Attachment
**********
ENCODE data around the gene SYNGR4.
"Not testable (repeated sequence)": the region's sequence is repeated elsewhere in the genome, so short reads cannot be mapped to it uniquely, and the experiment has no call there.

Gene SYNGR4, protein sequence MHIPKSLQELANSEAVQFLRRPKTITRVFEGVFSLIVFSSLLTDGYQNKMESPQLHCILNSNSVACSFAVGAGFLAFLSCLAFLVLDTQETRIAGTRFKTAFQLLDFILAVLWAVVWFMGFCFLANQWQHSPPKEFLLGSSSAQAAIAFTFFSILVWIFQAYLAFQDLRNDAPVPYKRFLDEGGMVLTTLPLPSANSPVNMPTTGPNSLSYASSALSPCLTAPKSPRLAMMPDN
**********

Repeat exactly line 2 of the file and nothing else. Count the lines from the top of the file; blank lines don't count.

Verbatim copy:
"Not testable (repeated sequence)": the region's sequence is repeated elsewhere in the genome, so short reads cannot be mapped to it uniquely, and the experiment has no call there.